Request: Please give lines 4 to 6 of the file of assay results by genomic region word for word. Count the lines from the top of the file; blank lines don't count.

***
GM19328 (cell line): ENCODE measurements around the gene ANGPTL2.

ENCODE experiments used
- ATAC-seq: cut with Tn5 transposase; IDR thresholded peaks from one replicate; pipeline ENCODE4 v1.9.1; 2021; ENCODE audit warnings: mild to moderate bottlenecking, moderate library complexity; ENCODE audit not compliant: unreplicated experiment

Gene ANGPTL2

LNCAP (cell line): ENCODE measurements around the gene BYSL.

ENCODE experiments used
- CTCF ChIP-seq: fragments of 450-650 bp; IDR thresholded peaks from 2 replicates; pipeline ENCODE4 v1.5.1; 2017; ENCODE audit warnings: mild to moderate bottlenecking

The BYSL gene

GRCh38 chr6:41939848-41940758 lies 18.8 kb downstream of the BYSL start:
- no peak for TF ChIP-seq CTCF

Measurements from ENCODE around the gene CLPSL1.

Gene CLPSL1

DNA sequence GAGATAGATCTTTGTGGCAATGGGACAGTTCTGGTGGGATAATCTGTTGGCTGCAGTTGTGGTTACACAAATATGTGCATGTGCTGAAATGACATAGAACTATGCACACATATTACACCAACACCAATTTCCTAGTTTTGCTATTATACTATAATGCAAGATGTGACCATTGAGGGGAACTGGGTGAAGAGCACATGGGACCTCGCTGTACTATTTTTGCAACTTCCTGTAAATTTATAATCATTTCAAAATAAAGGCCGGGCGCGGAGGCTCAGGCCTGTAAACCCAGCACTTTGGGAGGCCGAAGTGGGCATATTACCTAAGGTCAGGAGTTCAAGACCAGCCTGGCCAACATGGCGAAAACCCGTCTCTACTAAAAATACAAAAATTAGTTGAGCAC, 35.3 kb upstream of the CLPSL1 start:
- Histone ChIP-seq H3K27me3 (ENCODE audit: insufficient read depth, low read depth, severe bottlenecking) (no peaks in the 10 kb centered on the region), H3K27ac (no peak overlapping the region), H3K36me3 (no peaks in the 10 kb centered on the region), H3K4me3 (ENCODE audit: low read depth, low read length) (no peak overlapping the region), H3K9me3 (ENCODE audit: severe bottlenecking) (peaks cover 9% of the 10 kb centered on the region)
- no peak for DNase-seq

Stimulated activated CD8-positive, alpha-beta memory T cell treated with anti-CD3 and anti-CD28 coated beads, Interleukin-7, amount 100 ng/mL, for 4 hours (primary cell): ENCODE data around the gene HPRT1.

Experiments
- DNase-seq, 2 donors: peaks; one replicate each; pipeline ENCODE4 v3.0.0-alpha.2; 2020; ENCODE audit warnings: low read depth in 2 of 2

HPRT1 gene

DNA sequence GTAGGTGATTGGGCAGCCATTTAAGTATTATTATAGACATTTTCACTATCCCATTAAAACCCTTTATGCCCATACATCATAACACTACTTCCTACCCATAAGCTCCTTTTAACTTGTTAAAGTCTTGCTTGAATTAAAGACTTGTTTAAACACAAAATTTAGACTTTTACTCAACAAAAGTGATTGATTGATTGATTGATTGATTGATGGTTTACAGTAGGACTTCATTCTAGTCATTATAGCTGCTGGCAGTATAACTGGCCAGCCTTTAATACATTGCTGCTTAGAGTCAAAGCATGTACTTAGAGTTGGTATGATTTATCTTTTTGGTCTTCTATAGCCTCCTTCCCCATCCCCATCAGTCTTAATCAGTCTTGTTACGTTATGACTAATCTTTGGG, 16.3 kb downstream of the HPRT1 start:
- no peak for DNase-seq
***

Gene ANGPTL2

LNCAP (cell line): ENCODE measurements around the gene BYSL.

ENCODE experiments used